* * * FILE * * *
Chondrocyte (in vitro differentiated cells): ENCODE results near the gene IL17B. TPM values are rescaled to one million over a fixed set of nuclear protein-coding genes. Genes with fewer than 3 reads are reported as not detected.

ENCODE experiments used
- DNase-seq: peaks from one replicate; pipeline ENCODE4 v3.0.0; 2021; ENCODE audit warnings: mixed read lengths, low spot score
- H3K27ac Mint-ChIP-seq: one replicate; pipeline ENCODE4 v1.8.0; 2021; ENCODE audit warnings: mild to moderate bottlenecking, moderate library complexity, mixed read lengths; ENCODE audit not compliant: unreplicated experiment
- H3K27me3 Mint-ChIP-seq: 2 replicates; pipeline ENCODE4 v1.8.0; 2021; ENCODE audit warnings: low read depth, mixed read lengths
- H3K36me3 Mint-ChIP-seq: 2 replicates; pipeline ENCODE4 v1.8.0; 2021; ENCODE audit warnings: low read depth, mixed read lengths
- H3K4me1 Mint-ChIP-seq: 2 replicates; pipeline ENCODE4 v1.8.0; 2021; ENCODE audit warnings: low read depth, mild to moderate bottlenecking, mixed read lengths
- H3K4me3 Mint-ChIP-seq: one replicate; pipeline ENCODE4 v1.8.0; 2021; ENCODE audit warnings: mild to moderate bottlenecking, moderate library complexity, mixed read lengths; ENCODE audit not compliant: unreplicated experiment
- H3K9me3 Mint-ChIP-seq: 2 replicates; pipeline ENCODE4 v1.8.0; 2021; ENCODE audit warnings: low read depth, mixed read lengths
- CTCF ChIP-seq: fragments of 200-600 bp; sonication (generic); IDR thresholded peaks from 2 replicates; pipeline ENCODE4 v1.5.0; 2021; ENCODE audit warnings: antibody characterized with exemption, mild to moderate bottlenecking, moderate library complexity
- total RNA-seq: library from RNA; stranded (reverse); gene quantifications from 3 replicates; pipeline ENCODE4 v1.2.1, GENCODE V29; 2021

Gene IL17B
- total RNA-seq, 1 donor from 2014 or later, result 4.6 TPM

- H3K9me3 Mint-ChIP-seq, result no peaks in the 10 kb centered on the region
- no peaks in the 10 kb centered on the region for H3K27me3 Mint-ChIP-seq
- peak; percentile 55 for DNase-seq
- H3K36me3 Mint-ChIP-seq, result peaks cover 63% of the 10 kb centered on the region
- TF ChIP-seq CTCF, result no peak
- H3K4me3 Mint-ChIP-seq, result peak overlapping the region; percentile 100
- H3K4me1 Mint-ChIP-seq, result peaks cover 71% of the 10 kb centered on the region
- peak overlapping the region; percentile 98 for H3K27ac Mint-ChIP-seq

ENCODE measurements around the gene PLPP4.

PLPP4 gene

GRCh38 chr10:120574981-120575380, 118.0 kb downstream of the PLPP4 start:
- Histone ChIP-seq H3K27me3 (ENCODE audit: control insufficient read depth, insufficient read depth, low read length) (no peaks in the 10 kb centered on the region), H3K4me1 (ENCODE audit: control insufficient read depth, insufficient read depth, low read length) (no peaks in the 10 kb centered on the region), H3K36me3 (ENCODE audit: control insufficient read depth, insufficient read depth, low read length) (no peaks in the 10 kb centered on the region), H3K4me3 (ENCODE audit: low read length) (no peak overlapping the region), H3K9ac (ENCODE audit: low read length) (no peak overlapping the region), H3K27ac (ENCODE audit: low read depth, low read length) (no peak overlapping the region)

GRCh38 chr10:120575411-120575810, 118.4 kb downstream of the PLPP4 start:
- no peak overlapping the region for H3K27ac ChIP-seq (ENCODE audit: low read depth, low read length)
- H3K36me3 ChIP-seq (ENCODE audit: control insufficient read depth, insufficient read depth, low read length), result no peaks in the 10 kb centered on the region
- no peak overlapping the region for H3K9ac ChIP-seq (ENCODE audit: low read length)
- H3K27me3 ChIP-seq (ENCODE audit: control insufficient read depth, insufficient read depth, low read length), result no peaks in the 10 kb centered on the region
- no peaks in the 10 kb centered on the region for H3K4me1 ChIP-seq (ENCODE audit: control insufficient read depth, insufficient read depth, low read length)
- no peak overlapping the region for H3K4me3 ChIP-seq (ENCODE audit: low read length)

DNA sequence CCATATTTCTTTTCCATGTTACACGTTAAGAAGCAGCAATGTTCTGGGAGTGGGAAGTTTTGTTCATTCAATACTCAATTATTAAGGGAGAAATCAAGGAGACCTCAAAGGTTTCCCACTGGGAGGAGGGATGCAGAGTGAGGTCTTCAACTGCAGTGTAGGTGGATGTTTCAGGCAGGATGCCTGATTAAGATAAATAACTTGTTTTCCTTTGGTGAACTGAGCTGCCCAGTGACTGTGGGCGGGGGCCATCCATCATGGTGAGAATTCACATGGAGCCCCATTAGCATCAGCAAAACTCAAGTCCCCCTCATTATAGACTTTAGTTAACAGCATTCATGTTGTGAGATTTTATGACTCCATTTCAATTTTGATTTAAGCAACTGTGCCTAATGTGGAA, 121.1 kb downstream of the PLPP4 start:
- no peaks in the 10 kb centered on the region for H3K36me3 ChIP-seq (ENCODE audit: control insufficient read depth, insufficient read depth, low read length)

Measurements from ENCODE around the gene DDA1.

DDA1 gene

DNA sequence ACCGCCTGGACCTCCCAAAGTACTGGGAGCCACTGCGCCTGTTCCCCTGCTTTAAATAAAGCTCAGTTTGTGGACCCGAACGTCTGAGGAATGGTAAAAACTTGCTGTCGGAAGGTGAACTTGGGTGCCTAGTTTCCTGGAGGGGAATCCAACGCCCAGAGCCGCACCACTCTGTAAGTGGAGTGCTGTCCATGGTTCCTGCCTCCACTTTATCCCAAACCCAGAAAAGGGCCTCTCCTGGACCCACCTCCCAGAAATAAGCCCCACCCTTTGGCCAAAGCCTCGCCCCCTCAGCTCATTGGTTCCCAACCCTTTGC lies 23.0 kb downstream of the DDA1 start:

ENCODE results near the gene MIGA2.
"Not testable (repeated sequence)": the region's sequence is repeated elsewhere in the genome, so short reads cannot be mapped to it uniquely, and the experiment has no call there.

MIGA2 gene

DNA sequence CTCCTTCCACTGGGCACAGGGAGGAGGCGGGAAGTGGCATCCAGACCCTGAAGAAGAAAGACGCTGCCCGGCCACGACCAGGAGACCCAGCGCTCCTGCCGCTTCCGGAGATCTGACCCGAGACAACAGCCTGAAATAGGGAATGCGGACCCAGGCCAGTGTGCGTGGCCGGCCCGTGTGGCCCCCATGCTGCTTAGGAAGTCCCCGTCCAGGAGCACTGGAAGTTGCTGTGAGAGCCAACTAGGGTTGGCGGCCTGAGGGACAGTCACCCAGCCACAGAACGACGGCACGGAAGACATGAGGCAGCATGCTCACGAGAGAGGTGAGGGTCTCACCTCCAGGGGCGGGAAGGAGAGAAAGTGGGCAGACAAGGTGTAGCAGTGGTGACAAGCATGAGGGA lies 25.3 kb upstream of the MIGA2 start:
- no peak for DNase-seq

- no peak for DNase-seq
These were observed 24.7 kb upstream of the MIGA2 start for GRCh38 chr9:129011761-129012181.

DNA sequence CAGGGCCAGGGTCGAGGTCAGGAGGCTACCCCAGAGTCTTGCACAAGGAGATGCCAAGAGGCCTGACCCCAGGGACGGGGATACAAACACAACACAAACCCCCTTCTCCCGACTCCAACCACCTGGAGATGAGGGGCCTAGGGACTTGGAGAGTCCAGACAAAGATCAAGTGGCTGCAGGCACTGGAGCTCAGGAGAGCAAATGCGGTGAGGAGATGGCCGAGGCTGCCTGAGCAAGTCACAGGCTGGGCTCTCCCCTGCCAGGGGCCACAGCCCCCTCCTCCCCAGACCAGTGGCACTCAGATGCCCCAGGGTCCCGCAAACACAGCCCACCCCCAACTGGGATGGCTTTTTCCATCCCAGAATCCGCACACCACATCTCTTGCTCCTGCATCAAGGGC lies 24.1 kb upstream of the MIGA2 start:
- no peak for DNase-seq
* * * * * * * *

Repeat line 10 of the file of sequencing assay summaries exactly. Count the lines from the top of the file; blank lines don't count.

- CTCF ChIP-seq: fragments of 200-600 bp; sonication (generic); IDR thresholded peaks from 2 replicates; pipeline ENCODE4 v1.5.0; 2021; ENCODE audit warnings: antibody characterized with exemption, mild to moderate bottlenecking, moderate library complexity